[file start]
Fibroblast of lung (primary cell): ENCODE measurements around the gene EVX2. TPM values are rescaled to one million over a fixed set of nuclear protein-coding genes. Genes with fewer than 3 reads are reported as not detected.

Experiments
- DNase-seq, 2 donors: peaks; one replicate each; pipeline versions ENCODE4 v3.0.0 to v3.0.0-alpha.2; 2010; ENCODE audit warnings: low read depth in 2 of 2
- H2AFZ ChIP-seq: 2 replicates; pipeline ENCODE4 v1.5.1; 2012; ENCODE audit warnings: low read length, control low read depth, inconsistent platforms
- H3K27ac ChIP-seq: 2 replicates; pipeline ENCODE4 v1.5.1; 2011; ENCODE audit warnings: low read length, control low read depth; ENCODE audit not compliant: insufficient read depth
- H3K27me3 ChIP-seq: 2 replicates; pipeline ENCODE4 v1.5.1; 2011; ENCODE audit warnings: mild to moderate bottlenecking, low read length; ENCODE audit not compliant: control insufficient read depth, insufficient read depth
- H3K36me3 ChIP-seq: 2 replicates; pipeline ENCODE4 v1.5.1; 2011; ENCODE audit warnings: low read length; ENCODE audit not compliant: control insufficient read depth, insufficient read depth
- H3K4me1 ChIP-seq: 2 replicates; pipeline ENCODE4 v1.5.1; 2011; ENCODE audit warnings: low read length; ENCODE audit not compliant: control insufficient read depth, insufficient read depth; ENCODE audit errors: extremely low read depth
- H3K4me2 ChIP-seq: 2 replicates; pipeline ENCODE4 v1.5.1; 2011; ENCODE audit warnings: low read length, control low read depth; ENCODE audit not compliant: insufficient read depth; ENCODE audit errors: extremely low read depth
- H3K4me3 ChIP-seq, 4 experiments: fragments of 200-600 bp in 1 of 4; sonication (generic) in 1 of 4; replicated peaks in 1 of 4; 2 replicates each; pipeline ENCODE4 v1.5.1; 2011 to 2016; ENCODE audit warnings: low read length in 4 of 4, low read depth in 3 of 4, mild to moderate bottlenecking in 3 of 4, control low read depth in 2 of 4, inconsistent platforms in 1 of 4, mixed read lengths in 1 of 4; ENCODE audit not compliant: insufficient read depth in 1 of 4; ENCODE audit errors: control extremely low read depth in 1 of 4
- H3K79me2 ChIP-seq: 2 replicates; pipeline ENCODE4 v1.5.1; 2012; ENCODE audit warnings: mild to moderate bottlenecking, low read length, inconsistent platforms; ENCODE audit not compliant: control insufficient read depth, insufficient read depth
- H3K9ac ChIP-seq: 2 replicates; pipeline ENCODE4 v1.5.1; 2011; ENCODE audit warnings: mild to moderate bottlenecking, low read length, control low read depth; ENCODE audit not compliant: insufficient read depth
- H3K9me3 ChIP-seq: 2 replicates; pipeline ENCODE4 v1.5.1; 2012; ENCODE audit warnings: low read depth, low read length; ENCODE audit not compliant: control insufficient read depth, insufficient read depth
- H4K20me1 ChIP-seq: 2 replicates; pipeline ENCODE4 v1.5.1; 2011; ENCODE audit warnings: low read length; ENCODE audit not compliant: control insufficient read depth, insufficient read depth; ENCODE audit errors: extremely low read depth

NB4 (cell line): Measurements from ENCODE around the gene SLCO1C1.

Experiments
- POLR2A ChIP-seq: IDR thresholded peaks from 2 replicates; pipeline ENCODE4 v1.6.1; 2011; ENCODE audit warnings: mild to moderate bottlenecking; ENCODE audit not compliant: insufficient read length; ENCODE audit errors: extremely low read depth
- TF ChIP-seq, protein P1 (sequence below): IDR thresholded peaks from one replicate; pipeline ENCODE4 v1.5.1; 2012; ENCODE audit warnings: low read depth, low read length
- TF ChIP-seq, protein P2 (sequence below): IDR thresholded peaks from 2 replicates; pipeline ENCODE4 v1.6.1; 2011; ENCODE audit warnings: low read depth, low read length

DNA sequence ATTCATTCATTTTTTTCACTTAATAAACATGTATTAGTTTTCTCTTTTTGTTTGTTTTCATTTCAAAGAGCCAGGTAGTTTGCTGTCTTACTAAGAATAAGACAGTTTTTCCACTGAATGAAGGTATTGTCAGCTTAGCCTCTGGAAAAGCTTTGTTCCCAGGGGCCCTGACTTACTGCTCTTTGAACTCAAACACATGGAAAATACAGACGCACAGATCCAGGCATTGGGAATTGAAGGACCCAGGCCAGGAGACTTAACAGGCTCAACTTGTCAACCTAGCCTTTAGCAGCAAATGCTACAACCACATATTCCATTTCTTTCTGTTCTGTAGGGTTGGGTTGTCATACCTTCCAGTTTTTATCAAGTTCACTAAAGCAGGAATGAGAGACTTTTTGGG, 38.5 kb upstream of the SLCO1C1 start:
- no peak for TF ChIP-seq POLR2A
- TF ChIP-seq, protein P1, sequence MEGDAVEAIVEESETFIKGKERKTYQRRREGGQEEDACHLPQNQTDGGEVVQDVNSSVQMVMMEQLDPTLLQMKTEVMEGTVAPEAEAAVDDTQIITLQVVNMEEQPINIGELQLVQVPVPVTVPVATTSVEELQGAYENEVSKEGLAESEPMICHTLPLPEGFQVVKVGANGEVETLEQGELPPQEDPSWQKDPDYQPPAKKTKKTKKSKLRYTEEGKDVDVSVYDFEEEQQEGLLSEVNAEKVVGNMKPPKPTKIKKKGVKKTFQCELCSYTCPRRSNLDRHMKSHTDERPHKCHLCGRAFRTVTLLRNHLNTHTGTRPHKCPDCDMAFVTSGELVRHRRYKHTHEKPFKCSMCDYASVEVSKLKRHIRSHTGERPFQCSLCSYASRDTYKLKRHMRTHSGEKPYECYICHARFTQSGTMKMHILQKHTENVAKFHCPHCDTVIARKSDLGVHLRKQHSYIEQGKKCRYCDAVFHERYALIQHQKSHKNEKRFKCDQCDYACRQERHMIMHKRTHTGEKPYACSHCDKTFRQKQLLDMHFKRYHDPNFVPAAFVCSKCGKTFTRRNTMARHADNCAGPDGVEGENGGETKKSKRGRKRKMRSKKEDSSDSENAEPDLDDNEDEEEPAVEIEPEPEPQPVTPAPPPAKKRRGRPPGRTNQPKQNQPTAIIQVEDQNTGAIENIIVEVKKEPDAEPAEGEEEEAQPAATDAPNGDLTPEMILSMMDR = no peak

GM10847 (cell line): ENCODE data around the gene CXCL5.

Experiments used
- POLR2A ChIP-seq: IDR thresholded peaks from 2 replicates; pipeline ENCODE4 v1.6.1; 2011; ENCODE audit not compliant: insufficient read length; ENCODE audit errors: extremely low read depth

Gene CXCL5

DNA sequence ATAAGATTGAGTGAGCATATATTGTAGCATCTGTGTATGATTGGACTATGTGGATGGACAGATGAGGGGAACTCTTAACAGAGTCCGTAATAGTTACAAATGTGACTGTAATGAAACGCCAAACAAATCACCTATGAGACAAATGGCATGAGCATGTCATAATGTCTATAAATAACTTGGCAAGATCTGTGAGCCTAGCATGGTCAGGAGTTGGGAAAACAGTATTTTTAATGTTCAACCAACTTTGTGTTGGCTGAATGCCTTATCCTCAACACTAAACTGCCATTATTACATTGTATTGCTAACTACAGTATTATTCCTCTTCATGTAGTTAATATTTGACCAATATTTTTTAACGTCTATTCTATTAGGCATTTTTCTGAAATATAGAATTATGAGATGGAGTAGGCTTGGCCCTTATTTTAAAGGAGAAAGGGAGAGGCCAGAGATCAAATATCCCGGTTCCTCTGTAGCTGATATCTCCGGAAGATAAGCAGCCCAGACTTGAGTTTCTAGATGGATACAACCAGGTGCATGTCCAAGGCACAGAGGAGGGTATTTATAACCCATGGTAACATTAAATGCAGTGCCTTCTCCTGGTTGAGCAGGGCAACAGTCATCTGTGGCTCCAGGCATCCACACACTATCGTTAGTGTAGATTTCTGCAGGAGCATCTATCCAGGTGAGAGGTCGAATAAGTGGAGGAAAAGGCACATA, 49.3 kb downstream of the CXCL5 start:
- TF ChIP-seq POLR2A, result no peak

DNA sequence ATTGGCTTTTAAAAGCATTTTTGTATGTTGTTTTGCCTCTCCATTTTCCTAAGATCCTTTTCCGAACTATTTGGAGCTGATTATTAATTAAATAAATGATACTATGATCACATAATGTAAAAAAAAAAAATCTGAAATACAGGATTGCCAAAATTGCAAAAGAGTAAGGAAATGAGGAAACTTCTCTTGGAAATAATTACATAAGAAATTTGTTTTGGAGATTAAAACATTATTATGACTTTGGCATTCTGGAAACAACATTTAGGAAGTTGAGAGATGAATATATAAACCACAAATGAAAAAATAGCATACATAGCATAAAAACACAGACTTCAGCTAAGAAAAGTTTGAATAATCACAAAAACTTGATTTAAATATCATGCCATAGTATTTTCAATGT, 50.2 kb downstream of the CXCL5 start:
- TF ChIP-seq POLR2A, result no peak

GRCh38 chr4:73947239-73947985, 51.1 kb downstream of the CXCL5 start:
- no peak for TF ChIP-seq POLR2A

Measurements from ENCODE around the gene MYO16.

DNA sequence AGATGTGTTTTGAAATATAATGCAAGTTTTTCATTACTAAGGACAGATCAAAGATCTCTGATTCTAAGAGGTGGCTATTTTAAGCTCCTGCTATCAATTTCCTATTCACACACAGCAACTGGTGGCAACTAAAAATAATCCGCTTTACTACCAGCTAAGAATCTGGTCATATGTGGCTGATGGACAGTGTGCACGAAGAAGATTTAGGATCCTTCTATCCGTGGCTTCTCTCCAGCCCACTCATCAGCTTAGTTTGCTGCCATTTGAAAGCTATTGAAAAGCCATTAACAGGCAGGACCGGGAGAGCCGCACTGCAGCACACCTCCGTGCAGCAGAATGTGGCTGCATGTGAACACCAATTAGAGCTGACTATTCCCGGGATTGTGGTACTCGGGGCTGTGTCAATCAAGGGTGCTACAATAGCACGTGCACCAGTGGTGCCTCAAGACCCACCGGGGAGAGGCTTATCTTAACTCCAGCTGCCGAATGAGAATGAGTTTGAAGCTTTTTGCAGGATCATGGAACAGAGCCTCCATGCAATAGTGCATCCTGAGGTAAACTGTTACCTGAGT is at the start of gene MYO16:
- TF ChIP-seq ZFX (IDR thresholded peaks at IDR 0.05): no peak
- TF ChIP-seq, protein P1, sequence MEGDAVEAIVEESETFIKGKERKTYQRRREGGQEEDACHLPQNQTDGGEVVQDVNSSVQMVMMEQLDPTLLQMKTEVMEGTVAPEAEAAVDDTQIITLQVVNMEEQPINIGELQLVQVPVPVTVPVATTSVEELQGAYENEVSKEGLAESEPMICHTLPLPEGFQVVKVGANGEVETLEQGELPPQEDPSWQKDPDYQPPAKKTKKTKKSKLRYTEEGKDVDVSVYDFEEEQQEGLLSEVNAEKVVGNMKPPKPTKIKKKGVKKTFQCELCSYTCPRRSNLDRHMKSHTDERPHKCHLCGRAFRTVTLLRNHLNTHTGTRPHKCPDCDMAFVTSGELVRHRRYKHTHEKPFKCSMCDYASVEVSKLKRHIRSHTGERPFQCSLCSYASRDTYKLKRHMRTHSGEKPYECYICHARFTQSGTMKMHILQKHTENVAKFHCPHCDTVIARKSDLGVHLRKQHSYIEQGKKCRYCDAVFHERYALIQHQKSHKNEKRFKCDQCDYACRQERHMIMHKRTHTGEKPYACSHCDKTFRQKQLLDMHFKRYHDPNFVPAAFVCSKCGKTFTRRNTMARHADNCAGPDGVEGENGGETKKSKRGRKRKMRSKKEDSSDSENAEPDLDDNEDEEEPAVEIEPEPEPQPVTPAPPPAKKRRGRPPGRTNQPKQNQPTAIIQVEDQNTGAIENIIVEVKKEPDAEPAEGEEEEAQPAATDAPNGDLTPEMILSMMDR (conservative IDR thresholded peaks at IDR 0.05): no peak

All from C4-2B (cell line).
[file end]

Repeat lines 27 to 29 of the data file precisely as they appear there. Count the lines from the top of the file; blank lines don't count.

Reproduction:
DNA sequence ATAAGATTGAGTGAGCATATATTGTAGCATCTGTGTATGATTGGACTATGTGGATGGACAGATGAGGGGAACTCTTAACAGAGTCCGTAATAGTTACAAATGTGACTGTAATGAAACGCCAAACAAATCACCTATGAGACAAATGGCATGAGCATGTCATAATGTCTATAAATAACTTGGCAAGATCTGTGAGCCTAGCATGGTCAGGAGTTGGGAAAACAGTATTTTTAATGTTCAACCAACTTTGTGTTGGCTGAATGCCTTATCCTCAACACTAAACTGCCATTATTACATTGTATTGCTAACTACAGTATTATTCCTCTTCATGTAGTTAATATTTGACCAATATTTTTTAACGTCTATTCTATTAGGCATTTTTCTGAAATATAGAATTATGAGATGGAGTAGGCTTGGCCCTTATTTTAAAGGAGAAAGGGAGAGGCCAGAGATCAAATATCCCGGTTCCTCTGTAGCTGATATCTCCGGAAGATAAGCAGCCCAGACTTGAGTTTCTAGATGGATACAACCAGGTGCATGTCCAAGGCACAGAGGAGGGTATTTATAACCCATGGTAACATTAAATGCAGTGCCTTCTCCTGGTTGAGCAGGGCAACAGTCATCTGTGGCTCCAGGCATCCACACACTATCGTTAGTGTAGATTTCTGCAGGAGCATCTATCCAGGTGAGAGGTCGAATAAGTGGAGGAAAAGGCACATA, 49.3 kb downstream of the CXCL5 start:
- TF ChIP-seq POLR2A, result no peak

DNA sequence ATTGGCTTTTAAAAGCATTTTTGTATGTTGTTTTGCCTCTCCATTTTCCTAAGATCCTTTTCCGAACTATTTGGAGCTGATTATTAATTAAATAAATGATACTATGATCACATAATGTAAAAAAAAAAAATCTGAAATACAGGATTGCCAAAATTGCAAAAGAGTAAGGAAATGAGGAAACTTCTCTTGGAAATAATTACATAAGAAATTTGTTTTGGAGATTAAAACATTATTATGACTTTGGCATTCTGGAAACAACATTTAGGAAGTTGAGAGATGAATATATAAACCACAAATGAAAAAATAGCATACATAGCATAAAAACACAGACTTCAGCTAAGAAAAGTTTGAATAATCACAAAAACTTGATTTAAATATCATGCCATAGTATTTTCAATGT, 50.2 kb downstream of the CXCL5 start: